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Fed announces spending plan to boost slow recovery

  • ASSOCIATED PRESS
    In a move to lower interest rates and boost the sluggish economic recovery, the Federal Reserve said yesterday that it would spend an estimated $10 billion a month buying government debt. Above, the Fed building in Washington.
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WASHINGTON » As recently as two months ago, the Federal Reserve sounded optimistic about the economic recovery. Now the central bank is taking a new step that shows it is clearly more worried, but economists say it probably won’t help much.

The Fed said yesterday it would spend a relatively small amount of money — about $10 billion a month, economists estimate — buying government debt. The move is designed to drive interest rates on mortgages and corporate borrowing at least a little lower and help the economy grow faster.

In a statement after a one-day meeting, the Fed said the pace of the recovery "has slowed in recent months." After its last meeting in late June, the Fed was rosier, saying the recovery was "proceeding" and the job market actually improving.

The decision to buy government debt, using proceeds from Fed investments in mortgage bonds, was a shift from earlier this year, when the Fed was laying out plans to roll back some of the measures it took during the financial crisis.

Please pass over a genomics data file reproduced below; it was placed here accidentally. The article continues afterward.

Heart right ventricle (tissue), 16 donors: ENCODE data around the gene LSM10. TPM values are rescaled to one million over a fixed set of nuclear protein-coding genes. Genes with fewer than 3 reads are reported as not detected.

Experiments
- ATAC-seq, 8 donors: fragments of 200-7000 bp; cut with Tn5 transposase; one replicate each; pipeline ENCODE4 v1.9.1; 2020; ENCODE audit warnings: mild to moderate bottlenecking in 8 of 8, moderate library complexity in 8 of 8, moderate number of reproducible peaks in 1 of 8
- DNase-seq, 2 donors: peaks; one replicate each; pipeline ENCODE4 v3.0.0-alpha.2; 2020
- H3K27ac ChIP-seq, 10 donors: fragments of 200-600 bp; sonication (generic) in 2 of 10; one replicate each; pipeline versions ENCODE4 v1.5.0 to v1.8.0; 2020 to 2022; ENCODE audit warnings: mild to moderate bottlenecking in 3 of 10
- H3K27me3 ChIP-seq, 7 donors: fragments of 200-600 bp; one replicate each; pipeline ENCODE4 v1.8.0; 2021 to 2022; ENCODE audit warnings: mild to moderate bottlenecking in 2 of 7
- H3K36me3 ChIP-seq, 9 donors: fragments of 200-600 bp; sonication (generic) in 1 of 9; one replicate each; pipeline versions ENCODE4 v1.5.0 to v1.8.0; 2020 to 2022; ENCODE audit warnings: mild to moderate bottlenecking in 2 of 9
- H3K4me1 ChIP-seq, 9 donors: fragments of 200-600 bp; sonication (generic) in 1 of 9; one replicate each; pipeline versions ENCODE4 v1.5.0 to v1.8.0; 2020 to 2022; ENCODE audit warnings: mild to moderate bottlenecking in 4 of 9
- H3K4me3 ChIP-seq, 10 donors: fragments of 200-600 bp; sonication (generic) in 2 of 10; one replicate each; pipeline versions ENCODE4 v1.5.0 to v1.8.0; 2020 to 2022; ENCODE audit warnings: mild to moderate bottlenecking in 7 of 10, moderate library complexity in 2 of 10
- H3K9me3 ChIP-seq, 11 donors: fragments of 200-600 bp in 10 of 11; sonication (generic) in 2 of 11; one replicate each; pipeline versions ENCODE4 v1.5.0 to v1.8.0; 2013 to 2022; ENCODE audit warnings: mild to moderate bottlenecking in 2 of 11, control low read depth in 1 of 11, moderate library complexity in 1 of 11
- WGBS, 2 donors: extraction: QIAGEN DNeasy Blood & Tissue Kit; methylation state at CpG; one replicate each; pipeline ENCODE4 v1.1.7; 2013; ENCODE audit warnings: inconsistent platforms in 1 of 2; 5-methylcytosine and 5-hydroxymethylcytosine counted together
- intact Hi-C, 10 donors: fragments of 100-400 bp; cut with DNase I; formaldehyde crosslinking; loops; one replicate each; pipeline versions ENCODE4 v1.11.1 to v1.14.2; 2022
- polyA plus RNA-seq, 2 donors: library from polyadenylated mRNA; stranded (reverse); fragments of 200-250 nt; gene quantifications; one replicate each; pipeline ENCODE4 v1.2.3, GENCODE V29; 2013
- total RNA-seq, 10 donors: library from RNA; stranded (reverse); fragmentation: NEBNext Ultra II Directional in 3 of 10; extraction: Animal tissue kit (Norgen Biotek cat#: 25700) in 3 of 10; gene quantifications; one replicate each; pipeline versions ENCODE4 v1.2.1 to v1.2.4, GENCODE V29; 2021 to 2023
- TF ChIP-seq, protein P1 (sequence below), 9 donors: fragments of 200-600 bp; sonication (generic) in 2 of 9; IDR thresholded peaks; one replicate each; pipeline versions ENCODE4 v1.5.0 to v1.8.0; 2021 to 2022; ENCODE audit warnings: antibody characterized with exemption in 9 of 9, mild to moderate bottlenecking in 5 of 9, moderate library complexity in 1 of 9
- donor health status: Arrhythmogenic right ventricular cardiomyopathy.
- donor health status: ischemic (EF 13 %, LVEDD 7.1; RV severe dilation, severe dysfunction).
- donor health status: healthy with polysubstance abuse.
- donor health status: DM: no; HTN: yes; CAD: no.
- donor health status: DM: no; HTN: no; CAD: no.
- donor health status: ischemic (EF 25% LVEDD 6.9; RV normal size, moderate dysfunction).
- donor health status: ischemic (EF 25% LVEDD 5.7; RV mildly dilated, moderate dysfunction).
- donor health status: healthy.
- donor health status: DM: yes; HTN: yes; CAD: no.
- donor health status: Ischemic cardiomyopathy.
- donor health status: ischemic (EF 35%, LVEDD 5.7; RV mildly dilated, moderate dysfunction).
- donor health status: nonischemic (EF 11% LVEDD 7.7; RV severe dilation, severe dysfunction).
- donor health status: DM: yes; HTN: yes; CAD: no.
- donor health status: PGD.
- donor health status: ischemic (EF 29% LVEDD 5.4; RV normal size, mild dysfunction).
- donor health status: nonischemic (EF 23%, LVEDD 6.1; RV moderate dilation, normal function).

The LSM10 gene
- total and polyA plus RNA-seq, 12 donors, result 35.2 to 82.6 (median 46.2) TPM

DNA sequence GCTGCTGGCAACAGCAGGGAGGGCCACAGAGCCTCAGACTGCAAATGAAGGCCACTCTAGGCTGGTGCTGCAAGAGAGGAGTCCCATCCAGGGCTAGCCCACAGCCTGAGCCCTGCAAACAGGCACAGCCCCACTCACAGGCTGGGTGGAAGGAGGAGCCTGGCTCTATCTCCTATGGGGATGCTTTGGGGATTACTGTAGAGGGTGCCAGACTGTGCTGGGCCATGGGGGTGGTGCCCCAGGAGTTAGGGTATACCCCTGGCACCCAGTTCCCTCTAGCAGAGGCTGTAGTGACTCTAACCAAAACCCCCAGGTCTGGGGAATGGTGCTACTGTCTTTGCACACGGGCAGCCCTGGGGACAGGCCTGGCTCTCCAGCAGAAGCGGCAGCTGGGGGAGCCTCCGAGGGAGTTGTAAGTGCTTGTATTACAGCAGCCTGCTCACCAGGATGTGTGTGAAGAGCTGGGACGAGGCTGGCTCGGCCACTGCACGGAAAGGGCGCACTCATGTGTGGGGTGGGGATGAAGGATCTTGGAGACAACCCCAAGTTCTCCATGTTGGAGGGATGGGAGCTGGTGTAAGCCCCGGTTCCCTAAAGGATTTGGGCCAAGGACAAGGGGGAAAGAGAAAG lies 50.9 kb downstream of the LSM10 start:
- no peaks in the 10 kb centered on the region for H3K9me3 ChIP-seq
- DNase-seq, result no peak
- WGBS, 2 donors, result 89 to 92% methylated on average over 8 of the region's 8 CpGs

At that time, the Fed was also preparing a strategy to begin raising interest rates again, a step taken to keep a growing economy from overheating. Now, though, the Fed has decided to keep its benchmark interest rate near zero.

"I don’t think they are going to raise interest rates until it is very clear that unemployment is moving definitively lower, and that doesn’t look likely until late 2011," said Mark Zandi, chief economist at Moody’s Analytics.

Economists pointed out that buying $10 billion of government debt in a $14 trillion economy is a relatively small move, and they said they did not expect it to have a dramatic impact.

"The Fed talked loudly but carried a small stick," said Joel Naroff, president of Naroff Economic Advisors.

He said that while the financial system has the money to lend, banks are unwilling or unable to find suitable loans to make. Until they do, he said, "the recovery will be softer than anyone hoped for, and there may be little the Fed can do about it."

With interest rates so low, Congress, economists note, has more power than the Fed to stimulate the economy. But with midterm elections nearing, Congress is divided on whether the best move is short-term government spending, tax cuts or some combination.

Yesterday the House, called back from its summer break for a one-day session, pushed through a $26 billion bill to protect 300,000 teachers, police and other workers from layoffs this year. President Barack Obama signed it almost immediately.

The Fed action also came on a day when new figures showed worker productivity in the U.S. dropped this spring for the first time in more than a year — a sign that companies that want to grow might need to hire more people.

 

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